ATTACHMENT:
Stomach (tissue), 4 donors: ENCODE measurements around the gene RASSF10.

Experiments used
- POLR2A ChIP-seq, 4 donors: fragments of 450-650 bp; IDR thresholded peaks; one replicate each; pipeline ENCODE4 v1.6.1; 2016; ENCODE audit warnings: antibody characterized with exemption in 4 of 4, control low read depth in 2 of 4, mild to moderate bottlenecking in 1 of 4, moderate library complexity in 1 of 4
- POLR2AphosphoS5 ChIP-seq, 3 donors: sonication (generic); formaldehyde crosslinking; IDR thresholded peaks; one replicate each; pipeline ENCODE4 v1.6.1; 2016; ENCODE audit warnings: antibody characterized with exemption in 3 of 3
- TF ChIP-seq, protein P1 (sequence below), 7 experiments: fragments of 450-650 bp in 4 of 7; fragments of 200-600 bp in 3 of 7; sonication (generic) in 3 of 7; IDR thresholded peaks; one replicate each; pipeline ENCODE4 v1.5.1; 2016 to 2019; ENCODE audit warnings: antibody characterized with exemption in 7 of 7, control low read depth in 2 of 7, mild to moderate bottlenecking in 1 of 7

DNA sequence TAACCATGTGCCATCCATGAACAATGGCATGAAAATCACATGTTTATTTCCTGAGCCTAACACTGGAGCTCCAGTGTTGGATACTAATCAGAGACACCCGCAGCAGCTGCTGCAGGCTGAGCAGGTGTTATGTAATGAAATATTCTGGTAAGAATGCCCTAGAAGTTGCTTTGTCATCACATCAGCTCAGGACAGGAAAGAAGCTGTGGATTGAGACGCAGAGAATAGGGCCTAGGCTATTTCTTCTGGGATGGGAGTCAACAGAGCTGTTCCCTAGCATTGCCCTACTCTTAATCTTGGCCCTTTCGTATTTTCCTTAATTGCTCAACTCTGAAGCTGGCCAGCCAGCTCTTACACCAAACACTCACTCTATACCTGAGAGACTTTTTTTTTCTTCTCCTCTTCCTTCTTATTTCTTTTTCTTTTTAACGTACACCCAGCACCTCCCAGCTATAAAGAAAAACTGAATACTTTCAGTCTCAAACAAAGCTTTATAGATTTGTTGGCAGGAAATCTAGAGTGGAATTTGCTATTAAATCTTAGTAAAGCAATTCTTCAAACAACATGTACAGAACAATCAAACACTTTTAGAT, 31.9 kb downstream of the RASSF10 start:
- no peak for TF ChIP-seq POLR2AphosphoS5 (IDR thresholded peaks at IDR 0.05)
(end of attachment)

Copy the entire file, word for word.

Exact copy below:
Stomach (tissue), 4 donors: ENCODE measurements around the gene RASSF10.

Experiments used
- POLR2A ChIP-seq, 4 donors: fragments of 450-650 bp; IDR thresholded peaks; one replicate each; pipeline ENCODE4 v1.6.1; 2016; ENCODE audit warnings: antibody characterized with exemption in 4 of 4, control low read depth in 2 of 4, mild to moderate bottlenecking in 1 of 4, moderate library complexity in 1 of 4
- POLR2AphosphoS5 ChIP-seq, 3 donors: sonication (generic); formaldehyde crosslinking; IDR thresholded peaks; one replicate each; pipeline ENCODE4 v1.6.1; 2016; ENCODE audit warnings: antibody characterized with exemption in 3 of 3
- TF ChIP-seq, protein P1 (sequence below), 7 experiments: fragments of 450-650 bp in 4 of 7; fragments of 200-600 bp in 3 of 7; sonication (generic) in 3 of 7; IDR thresholded peaks; one replicate each; pipeline ENCODE4 v1.5.1; 2016 to 2019; ENCODE audit warnings: antibody characterized with exemption in 7 of 7, control low read depth in 2 of 7, mild to moderate bottlenecking in 1 of 7

DNA sequence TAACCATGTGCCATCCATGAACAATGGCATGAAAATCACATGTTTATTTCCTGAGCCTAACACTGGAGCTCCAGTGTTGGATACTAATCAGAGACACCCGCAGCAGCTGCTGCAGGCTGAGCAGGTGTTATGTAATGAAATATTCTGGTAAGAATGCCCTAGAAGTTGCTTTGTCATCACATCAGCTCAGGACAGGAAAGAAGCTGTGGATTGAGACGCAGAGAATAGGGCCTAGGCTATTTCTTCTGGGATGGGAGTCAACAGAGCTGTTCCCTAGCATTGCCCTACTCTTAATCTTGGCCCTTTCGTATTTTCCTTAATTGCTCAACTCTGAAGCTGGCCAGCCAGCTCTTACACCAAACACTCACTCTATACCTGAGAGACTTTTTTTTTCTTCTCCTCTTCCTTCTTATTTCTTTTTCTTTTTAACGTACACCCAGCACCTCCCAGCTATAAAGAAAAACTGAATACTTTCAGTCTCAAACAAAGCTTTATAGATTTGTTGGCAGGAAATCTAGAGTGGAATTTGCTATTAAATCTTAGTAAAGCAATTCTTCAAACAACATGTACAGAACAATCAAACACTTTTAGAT, 31.9 kb downstream of the RASSF10 start:
- no peak for TF ChIP-seq POLR2AphosphoS5 (IDR thresholded peaks at IDR 0.05)